Aftermath: Muse On The March At Toyota Center

Categories: Live Shots, SXSW
Muse towers.jpg
Photos by Mark C. Austin
Who does Muse think they are?

Big Rock Stars, with a Big Stage Set to go along with their Big Ideas. A Big Stage Set that can, apparently, only be photographed from 100 yards away - any closer and the British trio's synapse-taxing lasers and jackbooted rock might have fractured a lens or something.

But the biggest thing of all about Muse is the melodies, which bolt the sweeping ache and melancholy majesty of a Tchaikovsky symphony or Rachmaninoff concerto (Aftermath likes the Russians; so does this band) to girders of hard-rock fortitude. For a band that nine times out of ten gets labeled "progressive," it's remarkably simple. And deadly effective.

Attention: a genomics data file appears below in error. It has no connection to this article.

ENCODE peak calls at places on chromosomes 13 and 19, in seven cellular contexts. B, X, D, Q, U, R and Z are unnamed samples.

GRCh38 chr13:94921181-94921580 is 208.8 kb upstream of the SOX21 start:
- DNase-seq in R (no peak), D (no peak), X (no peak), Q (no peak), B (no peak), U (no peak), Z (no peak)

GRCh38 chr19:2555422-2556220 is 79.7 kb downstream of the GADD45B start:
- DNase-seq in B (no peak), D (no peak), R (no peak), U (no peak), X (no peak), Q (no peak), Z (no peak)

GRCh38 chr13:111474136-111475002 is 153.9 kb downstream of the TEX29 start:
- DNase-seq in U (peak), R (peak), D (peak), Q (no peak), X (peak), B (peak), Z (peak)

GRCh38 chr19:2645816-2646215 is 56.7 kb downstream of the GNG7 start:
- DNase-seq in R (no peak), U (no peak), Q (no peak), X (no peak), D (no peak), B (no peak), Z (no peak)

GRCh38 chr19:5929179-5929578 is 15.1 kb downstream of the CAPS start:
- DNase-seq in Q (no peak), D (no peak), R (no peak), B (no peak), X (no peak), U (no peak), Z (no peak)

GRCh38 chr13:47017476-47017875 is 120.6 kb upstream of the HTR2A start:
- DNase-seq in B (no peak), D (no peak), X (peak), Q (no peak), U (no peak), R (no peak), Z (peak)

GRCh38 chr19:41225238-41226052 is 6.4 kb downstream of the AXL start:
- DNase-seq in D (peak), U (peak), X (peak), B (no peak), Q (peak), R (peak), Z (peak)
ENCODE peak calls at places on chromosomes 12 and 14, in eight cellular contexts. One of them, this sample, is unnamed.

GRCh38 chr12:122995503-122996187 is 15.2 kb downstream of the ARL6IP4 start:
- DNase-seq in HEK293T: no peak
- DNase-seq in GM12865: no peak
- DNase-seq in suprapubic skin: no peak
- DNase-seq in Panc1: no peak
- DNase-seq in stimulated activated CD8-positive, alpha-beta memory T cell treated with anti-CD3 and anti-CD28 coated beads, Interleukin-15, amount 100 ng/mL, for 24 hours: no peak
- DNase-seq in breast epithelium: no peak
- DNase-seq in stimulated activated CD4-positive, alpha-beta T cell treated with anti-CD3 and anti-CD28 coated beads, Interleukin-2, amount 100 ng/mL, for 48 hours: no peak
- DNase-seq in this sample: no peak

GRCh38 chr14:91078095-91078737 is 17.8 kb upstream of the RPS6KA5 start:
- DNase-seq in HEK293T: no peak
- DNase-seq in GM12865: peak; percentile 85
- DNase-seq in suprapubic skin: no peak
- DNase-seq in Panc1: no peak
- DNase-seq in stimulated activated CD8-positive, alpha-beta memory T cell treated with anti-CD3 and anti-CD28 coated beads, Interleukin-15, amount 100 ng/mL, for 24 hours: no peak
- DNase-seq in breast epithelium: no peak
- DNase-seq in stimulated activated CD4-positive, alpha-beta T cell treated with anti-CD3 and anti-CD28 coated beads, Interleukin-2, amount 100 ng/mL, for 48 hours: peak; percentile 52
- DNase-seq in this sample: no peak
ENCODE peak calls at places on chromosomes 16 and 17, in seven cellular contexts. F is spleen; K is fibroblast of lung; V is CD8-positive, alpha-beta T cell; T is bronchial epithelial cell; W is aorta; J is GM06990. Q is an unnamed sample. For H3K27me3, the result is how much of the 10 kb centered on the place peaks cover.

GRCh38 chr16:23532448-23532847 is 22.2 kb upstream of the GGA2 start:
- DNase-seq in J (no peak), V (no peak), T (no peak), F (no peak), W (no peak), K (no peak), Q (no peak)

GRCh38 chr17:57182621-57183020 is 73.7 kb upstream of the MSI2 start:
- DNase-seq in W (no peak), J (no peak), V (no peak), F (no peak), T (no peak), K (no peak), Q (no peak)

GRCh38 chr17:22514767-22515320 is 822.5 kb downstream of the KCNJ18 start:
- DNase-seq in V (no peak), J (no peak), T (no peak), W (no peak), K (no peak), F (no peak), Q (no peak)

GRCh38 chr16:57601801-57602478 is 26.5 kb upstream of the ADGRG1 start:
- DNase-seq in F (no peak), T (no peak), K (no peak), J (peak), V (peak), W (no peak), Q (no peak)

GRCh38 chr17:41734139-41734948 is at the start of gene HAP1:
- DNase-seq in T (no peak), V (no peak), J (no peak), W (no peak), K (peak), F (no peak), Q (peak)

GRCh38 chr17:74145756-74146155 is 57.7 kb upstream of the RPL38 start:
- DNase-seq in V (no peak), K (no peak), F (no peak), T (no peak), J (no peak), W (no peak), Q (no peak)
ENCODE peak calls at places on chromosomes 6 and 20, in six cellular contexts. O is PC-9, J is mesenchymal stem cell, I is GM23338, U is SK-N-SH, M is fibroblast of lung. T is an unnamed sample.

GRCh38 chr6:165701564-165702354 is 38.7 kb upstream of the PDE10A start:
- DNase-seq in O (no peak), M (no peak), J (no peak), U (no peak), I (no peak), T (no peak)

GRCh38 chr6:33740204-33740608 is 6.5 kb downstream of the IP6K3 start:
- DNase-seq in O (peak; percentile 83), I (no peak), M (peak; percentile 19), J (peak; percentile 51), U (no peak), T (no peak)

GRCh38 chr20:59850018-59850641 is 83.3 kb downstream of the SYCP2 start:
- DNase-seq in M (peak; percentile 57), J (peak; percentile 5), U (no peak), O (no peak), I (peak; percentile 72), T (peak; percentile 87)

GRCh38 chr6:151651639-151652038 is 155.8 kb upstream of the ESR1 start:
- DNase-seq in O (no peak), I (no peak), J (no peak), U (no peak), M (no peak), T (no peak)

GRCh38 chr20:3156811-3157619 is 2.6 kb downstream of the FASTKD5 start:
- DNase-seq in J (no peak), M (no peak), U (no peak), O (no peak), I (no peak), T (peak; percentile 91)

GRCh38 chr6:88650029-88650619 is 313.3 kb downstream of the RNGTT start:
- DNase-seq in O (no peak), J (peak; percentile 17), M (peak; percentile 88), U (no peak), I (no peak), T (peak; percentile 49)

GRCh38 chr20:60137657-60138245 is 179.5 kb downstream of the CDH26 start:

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Muse opened with "Uprising," which began against a backdrop of silhouetted figures climbing staircases on the stage towers, some falling off, as synthesizer squiggles gradually resolved into the bounding bass line and jolting power chords that staged a coup on U.S. radio last fall and allowed the longtime stadium rockers in their homeland to finally graduate to American sports arenas. (Toyota Center was about three-quarter full - the lower bowl almost totally, the middle section maybe half, and the top tier not so much.)

Right-wing ranter Glenn Beck tried to appropriate this anthem of individuality vs. official oppression to no small degree of consternation from the band shortly after it was released last year, but he wouldn't have liked the way it was presented Thursday at all - the crimson LED lights, front man Matt Bellamy's Venetian-blind glasses and crowd shots gave off a "Power to the People" vibe like a Red Army recruiting drive at Ridgemont High. When the light filtered through at a certain angle, the three band members appeared to be standing on top of cages. Symbolic?

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